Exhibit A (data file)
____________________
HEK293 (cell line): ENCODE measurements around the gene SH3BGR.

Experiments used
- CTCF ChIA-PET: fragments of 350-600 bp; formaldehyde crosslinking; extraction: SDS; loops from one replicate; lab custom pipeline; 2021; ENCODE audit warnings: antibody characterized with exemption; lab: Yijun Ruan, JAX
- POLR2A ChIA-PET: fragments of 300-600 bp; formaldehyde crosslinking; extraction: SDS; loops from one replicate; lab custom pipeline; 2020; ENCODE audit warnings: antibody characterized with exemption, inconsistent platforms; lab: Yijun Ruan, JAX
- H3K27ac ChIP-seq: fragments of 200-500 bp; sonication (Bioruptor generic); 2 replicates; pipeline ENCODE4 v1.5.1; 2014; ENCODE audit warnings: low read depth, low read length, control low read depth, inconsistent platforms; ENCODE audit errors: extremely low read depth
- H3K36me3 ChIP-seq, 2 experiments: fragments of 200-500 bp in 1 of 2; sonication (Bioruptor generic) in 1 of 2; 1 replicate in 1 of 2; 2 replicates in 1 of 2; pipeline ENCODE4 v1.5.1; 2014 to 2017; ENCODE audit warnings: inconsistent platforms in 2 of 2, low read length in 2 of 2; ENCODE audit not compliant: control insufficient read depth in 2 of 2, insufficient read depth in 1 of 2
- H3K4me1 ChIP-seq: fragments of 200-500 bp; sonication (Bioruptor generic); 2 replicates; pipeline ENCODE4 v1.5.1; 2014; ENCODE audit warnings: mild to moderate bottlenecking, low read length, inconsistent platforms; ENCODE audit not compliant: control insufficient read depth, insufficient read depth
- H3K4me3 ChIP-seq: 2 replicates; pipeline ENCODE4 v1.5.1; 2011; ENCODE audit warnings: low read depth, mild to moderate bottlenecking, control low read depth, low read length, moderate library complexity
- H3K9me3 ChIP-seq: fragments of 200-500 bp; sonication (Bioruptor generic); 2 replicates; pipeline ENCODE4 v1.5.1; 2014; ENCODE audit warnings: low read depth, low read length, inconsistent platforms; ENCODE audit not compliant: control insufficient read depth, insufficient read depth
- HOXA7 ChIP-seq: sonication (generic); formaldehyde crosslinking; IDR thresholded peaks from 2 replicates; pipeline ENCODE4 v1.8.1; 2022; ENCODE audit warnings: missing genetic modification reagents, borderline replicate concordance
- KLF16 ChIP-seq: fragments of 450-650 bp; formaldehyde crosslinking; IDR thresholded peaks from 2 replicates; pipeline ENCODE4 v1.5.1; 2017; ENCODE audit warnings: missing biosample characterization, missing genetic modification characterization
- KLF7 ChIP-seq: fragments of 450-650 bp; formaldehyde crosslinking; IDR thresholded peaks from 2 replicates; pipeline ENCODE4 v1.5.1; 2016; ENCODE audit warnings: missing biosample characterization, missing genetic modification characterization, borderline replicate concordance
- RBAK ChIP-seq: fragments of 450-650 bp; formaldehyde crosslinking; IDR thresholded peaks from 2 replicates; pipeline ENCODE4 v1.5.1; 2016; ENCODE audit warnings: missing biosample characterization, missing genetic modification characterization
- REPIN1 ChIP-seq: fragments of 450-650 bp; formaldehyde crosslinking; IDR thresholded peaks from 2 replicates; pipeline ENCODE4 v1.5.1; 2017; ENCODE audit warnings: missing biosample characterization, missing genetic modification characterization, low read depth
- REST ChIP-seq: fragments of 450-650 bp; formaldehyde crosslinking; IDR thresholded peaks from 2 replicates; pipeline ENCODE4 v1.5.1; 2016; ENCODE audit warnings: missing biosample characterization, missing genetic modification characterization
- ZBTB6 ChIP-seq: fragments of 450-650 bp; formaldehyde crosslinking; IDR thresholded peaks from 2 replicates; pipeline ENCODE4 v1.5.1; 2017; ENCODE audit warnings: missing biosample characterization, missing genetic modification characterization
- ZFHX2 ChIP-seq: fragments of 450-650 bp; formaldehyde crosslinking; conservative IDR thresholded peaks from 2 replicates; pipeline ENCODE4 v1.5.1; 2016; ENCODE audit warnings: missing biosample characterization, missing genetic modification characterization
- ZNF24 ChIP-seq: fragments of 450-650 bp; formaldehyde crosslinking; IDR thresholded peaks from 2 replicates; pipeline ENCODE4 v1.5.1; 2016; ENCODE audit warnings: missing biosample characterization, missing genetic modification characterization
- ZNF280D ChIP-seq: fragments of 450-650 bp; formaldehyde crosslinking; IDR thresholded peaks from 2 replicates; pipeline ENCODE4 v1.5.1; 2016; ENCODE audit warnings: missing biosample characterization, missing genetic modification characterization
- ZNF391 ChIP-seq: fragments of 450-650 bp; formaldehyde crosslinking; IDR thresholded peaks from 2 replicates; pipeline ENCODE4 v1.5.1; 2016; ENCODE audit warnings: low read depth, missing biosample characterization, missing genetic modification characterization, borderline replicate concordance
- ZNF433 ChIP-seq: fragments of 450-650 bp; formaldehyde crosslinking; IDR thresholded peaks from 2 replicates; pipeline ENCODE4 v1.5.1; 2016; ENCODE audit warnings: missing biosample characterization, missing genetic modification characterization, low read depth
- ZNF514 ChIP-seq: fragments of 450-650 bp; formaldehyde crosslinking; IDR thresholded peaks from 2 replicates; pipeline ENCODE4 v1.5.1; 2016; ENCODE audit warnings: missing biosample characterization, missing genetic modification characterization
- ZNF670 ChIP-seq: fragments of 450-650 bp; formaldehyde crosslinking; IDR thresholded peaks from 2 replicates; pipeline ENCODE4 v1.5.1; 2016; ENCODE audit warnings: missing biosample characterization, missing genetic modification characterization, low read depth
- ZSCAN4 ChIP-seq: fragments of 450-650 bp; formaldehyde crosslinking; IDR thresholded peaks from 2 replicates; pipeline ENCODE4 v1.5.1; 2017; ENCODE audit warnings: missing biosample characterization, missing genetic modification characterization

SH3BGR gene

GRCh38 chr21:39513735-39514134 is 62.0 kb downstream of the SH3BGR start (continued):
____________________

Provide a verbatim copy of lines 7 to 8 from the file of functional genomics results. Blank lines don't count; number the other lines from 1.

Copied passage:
- H3K4me1 ChIP-seq: fragments of 200-500 bp; sonication (Bioruptor generic); 2 replicates; pipeline ENCODE4 v1.5.1; 2014; ENCODE audit warnings: mild to moderate bottlenecking, low read length, inconsistent platforms; ENCODE audit not compliant: control insufficient read depth, insufficient read depth
- H3K4me3 ChIP-seq: 2 replicates; pipeline ENCODE4 v1.5.1; 2011; ENCODE audit warnings: low read depth, mild to moderate bottlenecking, control low read depth, low read length, moderate library complexity